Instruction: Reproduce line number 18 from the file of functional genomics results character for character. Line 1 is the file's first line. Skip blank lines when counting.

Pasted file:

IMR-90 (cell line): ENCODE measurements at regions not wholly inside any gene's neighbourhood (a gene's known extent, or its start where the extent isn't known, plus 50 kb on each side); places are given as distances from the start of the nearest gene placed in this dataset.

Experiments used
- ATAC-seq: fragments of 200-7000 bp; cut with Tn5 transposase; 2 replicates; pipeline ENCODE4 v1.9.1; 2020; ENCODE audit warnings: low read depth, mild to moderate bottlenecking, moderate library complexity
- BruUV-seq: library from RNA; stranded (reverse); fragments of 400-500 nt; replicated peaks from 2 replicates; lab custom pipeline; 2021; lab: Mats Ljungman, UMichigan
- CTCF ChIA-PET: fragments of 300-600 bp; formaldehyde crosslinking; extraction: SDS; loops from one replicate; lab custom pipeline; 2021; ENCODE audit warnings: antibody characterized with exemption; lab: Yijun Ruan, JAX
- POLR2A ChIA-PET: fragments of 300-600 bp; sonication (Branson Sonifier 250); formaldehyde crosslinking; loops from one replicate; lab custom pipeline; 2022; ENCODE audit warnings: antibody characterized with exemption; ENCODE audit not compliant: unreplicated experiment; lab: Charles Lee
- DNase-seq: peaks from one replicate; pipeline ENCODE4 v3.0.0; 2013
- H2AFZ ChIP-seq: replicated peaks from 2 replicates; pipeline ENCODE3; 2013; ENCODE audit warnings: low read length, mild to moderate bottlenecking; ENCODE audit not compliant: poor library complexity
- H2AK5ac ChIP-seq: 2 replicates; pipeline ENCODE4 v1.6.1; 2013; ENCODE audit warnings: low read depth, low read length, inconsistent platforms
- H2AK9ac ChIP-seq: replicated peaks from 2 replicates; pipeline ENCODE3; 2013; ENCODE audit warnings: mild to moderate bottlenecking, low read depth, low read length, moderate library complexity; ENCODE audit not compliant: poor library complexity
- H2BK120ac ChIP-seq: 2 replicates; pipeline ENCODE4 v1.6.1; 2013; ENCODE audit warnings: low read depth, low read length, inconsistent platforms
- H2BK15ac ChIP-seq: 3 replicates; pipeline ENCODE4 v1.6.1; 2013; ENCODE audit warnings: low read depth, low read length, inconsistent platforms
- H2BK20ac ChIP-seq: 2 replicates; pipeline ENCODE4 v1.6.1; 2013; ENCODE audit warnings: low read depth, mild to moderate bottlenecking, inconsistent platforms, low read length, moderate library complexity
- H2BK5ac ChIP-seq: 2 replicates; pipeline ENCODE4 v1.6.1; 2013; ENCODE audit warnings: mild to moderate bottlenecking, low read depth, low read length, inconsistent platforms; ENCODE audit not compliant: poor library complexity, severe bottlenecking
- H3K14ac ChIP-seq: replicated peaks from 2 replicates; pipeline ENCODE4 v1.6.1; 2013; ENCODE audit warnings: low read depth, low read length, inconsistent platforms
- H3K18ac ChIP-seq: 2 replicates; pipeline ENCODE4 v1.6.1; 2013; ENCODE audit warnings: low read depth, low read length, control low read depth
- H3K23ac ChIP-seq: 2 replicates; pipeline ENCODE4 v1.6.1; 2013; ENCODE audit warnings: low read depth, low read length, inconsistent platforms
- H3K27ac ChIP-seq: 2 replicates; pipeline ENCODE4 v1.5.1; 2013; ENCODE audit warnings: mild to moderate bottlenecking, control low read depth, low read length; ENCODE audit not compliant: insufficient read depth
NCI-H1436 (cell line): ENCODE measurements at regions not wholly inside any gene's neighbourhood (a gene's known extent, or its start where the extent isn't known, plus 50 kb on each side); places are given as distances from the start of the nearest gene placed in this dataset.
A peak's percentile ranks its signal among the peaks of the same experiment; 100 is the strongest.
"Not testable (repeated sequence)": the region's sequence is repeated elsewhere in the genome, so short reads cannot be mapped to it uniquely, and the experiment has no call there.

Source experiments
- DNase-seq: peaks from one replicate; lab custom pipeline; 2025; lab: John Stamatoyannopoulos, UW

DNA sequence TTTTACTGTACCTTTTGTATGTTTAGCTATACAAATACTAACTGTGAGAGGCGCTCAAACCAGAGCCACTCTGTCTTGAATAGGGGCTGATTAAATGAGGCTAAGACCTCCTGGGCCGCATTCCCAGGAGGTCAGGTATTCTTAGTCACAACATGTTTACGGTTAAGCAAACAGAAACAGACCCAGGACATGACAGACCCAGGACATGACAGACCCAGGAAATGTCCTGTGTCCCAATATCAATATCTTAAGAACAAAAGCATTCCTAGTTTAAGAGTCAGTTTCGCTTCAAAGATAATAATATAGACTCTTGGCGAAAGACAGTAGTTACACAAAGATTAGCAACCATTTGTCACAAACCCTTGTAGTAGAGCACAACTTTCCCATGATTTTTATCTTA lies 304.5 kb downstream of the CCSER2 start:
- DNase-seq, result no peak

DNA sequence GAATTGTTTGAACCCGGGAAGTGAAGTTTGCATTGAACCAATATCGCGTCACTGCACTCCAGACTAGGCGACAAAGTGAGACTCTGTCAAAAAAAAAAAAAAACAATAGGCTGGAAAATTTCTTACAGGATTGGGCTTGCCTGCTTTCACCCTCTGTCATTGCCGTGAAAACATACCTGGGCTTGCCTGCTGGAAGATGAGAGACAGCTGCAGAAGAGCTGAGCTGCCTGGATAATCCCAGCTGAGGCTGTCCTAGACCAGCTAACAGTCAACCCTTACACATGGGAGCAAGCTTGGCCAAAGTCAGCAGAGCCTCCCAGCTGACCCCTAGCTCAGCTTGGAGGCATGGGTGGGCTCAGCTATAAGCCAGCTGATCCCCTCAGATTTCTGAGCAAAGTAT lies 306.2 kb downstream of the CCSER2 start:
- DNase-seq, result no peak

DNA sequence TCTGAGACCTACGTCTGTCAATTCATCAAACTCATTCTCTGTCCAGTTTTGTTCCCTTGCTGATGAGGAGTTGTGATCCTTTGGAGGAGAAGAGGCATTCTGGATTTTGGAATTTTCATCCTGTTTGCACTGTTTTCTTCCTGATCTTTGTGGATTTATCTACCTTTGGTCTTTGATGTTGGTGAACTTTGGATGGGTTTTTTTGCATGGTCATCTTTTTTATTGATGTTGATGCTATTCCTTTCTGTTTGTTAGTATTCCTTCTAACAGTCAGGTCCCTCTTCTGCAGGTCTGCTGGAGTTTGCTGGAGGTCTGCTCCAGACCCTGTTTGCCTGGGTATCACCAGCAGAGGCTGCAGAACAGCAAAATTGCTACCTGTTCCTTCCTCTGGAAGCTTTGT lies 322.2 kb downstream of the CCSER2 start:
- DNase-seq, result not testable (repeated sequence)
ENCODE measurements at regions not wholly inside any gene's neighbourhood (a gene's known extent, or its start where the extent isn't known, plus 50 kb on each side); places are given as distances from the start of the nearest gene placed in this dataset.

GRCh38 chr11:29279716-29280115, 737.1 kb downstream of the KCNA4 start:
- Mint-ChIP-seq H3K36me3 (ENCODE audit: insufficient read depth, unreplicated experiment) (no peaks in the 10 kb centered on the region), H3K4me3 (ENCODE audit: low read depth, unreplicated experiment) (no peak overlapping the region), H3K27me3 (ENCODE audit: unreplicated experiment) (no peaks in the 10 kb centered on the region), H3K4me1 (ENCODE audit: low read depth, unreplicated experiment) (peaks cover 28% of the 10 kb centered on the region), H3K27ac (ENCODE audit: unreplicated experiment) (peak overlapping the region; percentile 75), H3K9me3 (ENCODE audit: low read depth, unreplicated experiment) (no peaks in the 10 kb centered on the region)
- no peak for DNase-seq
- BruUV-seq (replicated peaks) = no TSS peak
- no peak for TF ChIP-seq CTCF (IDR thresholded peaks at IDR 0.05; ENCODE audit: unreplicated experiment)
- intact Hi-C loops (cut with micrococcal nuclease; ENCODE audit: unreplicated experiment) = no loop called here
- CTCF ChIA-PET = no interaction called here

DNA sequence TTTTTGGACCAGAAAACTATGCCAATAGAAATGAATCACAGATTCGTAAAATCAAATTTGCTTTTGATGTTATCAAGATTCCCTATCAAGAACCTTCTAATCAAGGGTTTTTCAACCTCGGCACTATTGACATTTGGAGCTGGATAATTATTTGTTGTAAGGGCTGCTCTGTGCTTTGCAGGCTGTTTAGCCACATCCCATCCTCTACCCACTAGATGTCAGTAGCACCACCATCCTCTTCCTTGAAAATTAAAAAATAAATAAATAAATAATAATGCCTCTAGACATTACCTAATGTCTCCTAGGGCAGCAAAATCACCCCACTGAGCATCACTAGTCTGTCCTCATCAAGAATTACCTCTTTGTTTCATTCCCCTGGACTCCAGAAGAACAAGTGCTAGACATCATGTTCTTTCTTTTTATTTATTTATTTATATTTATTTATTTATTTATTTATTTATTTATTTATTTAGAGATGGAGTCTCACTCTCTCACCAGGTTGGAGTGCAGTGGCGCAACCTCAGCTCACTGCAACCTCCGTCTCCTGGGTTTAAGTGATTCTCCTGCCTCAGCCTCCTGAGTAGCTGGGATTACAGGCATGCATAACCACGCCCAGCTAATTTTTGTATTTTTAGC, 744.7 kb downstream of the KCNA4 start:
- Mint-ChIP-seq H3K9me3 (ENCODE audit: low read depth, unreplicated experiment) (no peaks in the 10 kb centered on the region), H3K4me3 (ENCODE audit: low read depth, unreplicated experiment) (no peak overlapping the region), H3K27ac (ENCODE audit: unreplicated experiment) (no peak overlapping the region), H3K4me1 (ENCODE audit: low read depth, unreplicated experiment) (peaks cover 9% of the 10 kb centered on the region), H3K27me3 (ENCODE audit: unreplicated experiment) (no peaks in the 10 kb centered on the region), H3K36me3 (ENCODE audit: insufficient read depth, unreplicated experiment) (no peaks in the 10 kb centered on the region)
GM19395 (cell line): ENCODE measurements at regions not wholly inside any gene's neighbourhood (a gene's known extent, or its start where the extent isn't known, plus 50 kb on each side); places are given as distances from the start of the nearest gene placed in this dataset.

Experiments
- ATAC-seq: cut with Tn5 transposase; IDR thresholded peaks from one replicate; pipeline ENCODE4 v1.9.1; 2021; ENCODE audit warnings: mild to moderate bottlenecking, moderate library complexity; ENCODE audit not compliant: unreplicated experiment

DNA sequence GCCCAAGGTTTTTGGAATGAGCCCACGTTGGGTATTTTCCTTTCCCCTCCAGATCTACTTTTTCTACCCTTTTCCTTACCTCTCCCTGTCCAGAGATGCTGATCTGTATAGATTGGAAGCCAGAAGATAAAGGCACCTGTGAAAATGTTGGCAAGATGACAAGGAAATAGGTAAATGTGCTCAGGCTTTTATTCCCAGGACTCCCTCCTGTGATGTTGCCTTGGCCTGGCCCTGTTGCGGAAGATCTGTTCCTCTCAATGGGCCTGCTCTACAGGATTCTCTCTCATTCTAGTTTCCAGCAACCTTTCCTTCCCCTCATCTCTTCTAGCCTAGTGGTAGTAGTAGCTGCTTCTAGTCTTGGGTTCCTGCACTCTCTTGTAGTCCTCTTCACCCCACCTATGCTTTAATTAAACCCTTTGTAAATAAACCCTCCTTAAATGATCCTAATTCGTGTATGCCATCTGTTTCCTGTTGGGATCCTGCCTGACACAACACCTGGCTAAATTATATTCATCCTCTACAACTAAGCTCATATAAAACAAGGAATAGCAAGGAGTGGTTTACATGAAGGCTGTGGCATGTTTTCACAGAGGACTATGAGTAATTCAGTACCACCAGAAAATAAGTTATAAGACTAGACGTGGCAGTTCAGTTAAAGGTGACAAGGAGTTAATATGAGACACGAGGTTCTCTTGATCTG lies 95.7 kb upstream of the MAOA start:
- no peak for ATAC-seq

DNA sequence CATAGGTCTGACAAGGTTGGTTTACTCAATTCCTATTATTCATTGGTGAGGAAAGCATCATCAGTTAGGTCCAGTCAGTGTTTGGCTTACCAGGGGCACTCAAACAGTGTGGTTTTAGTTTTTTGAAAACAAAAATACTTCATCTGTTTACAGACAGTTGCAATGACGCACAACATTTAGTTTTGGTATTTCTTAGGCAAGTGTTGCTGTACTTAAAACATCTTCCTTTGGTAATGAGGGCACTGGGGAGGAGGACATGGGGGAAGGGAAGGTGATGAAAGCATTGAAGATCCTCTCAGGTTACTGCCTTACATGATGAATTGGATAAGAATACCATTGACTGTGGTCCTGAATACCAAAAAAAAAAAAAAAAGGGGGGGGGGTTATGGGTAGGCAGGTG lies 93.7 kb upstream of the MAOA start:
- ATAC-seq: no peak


- H3K27ac ChIP-seq: 2 replicates; pipeline ENCODE4 v1.5.1; 2013; ENCODE audit warnings: mild to moderate bottlenecking, control low read depth, low read length; ENCODE audit not compliant: insufficient read depth